The Duke University Residency Training Program in Ophthalmology is one of the most highly regarded ophthalmology programs in the nation. The Duke program’s goal is to train highly competent and ethical physicians who can contribute to their field either as comprehensive ophthalmologists or as subspecialists.
Duke has been training excellent professionals in eye care since the 1940s and has graduated more than 400 ophthalmologists, with many entering into academic positions. The three-year residency program at Duke includes clinical and surgical training in each of the subspecialty areas as well as in comprehensive ophthalmology. Residents also rotate through local Veterans Administration Hospitals. A broad spectrum of intradepartmental and university-wide research opportunities exists for interested residents.
Through a unique elective program, Duke ophthalmology residents are able to spend a rotation during their final year of training pursuing an experience tailored to their individual research or clinical interests (whether around the country or around the world) to help jump start their future careers. Past residents have taken part in laboratory research, worked with the U.S. Food and Drug Administration Center for Drug Evaluation and Research, and participated in international humanitarian eye care efforts. Previous residents have traveled to Tanzania, India, Singapore, Syria and Nepal.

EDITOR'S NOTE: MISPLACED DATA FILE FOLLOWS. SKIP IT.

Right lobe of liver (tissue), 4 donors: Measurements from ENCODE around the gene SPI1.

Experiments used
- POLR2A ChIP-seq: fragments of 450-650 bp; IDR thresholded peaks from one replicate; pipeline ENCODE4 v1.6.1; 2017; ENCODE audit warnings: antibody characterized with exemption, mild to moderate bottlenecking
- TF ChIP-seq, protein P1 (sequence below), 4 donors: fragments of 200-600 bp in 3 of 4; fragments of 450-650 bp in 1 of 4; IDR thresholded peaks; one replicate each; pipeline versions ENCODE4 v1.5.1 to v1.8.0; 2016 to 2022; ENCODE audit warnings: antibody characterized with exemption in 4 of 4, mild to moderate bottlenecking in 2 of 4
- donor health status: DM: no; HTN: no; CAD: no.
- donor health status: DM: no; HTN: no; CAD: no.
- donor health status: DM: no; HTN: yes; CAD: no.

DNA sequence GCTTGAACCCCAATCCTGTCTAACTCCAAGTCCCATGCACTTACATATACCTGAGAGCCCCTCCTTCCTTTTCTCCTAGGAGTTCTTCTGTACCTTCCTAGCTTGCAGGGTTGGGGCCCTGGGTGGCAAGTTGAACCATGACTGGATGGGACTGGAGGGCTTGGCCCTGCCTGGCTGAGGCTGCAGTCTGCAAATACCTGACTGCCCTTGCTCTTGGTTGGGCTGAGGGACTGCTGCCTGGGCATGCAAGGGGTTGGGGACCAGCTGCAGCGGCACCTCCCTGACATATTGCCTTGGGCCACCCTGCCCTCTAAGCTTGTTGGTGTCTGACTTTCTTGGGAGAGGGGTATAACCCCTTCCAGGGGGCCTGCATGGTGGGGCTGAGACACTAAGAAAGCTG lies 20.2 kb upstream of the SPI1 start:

The Department of Ophthalmology maintains a chief resident position, typically filled by a graduate of the residency program. The chief resident leads morning rounds on weekdays, providing a daily forum for discussion of challenging diagnostic problems, previous admissions, surgical management and administrative issues.
Perhaps the greatest strength of the Eye Center is the quality and breadth of the faculty in the Department of Ophthalmology. The full-time faculty consists of more than 80 clinicians and researchers across all ophthalmology subspecialty areas. These individuals are highly accomplished and productive academicians, and a number are considered leaders in their fields. Without exception, the faculty members enjoy teaching and contribute their time and energy generously to the Residency Training Program.